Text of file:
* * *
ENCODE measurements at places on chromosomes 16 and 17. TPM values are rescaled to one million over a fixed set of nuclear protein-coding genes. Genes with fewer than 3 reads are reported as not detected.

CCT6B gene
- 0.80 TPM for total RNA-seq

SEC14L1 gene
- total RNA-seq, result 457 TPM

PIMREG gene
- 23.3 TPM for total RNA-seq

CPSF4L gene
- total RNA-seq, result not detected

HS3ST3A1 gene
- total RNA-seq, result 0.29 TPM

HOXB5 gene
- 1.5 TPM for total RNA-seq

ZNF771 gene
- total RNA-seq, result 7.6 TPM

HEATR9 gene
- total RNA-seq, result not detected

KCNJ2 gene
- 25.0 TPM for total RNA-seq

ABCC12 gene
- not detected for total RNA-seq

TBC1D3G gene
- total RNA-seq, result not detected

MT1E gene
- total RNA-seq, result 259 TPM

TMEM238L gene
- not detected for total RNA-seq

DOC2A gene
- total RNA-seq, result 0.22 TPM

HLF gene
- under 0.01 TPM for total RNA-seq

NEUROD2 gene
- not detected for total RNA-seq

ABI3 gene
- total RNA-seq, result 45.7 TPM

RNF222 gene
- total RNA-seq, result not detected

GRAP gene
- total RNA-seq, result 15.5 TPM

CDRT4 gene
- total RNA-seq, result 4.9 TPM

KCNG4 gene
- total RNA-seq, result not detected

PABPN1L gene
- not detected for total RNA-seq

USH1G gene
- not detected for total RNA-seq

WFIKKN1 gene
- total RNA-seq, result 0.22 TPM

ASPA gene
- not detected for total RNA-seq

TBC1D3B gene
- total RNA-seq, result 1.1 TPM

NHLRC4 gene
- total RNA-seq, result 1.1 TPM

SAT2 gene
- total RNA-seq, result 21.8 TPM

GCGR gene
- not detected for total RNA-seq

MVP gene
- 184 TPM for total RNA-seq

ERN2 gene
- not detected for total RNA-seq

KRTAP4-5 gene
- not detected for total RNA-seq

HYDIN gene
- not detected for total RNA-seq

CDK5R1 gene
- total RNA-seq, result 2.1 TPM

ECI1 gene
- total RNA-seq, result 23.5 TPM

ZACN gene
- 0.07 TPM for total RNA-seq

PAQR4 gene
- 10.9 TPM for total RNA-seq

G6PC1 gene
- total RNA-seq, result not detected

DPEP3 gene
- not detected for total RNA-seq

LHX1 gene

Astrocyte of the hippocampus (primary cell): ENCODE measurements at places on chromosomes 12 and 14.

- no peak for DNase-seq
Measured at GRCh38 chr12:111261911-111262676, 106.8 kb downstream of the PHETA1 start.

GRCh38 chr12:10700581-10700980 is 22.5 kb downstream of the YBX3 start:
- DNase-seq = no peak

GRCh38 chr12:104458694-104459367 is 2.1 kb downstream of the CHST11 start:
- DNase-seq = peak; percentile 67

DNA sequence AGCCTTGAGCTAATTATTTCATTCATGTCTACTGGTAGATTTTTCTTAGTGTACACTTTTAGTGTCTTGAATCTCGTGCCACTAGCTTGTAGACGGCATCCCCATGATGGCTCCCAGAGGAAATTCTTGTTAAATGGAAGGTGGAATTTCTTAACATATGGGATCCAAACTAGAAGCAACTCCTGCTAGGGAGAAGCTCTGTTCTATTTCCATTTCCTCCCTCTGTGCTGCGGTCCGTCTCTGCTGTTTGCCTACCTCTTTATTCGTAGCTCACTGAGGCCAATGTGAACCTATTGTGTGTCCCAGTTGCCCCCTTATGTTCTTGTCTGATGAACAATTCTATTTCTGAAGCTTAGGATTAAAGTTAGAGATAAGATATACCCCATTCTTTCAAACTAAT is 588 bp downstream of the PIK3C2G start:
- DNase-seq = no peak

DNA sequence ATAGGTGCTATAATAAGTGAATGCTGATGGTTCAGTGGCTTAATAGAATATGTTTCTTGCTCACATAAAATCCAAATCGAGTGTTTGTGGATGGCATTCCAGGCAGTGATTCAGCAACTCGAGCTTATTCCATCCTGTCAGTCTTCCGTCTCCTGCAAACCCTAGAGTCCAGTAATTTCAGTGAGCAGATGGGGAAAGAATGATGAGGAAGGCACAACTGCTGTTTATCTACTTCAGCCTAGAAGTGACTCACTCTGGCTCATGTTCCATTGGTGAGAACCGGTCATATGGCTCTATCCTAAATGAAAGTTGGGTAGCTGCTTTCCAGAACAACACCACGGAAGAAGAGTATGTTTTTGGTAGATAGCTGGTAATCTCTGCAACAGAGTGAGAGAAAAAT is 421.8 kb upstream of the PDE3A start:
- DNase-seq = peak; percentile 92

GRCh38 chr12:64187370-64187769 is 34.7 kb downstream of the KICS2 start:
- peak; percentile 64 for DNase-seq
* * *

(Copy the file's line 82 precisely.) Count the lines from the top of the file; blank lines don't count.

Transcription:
- no peak for DNase-seq